According to the sentence of the Supreme Administrative Court (NSA) of 4 August 2020 (signature I FSK 1848/17), regular supplies from the warehouse are continuous if the agreement concluded by the parties shows that they will be repetitive on predetermined dates. The tax liability will arises at the end of the settlement period to which the payments relates and the VAT return itself can be made in joint manner.
Definition of continuous supply
The company applied for individual tax interpretation and stated that it was an active VAT payer and entered into a contract with the counterparty for logistics services. The counterparty rented a separate part of the warehouse to the Company. The remuneration for the rental agreement became part of the receivables for logistics services. The products stored in the separate part of the warehouse are the property of the Company and the counterparty of the Company is obliged to keep records of the stored products and send them to the Company on a monthly basis. Ownership of the products and the right to dispose of them as owner shall pass to the Counterparty at the time of collection from the warehouse.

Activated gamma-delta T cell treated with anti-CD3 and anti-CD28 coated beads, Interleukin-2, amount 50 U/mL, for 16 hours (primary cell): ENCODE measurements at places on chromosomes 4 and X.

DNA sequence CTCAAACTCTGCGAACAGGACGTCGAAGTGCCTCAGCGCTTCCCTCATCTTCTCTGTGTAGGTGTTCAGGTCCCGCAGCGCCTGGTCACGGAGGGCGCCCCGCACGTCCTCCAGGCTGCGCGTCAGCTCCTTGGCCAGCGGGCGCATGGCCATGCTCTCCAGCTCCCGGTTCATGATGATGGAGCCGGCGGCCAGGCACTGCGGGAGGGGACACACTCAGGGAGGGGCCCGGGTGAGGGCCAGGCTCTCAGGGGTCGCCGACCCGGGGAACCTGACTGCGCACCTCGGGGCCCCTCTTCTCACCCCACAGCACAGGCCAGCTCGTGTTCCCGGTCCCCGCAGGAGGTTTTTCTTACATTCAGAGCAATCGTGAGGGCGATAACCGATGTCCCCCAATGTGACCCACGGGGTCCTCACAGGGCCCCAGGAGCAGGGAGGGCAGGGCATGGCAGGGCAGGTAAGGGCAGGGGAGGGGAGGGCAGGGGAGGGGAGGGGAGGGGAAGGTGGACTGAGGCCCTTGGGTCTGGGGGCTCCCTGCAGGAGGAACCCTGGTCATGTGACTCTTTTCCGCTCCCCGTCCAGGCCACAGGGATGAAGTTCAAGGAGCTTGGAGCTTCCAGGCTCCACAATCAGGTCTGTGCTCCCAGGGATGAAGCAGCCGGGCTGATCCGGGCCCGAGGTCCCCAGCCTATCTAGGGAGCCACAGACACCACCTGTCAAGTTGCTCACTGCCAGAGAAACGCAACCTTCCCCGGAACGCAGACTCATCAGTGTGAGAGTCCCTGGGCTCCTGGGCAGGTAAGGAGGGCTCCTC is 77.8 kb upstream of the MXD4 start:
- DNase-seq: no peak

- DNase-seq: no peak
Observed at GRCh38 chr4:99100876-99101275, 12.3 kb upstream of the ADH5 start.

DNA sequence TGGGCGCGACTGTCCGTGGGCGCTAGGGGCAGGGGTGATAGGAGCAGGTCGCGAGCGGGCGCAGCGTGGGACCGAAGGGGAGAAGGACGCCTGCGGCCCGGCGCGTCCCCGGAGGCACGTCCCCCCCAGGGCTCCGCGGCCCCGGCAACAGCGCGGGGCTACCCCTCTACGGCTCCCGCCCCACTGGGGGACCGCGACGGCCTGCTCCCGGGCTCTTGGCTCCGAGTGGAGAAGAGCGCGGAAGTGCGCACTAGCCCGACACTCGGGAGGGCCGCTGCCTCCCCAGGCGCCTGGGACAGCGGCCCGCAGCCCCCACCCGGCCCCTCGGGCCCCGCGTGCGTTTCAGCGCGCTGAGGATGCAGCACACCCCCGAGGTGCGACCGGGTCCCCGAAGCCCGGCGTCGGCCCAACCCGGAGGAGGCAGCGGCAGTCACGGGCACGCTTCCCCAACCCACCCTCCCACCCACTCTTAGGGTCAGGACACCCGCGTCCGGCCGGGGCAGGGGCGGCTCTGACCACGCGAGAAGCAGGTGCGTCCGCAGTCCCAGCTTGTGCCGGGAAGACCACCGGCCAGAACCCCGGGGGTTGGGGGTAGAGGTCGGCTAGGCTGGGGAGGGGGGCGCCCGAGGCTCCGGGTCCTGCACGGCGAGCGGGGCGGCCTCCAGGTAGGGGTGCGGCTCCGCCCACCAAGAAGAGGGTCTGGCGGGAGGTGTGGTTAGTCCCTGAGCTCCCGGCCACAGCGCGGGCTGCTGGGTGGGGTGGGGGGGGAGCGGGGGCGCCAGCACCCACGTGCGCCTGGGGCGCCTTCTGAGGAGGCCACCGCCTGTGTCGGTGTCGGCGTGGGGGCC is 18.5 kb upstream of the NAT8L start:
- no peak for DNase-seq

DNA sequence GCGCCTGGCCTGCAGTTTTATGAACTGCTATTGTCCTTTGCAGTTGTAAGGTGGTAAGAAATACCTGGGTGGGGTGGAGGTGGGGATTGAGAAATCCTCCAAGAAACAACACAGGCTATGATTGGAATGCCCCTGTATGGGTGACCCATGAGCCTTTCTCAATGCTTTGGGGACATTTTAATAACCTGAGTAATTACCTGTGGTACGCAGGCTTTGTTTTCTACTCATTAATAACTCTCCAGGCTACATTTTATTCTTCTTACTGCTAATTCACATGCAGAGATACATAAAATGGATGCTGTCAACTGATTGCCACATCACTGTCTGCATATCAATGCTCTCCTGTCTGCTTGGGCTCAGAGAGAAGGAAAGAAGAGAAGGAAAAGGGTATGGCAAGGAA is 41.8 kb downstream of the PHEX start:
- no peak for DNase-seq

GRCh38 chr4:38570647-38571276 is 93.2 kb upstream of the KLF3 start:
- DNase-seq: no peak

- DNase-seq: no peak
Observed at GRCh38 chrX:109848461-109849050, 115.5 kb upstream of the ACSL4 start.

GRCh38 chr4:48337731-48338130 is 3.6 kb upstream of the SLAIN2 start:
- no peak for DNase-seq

The Parties have agreed that the settlement of deliveries and payments shall be made in total, at the end of a given settlement period. In the application for the individual tax interpretation, the company took the position that the VAT liability for the supply of products in the warehouse arises at the end of each accounting period to which the payment relates.
The Director of the Tax Chamber in Poznań considered the Company’s position to be incorrect, against which the Company appealed to the Administrative Court (WSA) in Poznań. WSA indicated in the decision that the complaint should be considered, which resulted in the Director of the National Tax Administration filing a cassation appeal with the Supreme Administrative Court (NSA) and challenged the entirety of the sentence. The Supreme Administrative Court (NSA) ruled in favour of the company, stating that the term “continuous supply” should be understood as a supply that is “(…) carried out continuously in the form of partial services for which successive payment or settlement periods are established and the essence of the concept of continuous supply is not the nature of the supply but the manner in which it is carried out, i.e. the regularity”, which is intended to express the continuity of services with regard to supplies.
What does this mean in practice for taxpayers?
The above sentence is a favourable solution for taxpayers, as regular supplies to their counterparties under a single contract enable them to settle the VAT relating to the supply together in fixed settlement periods. If you have any questions regarding the above-mentioned problem, we recommend that you contact the VAT department of our law firm. We are at your disposal.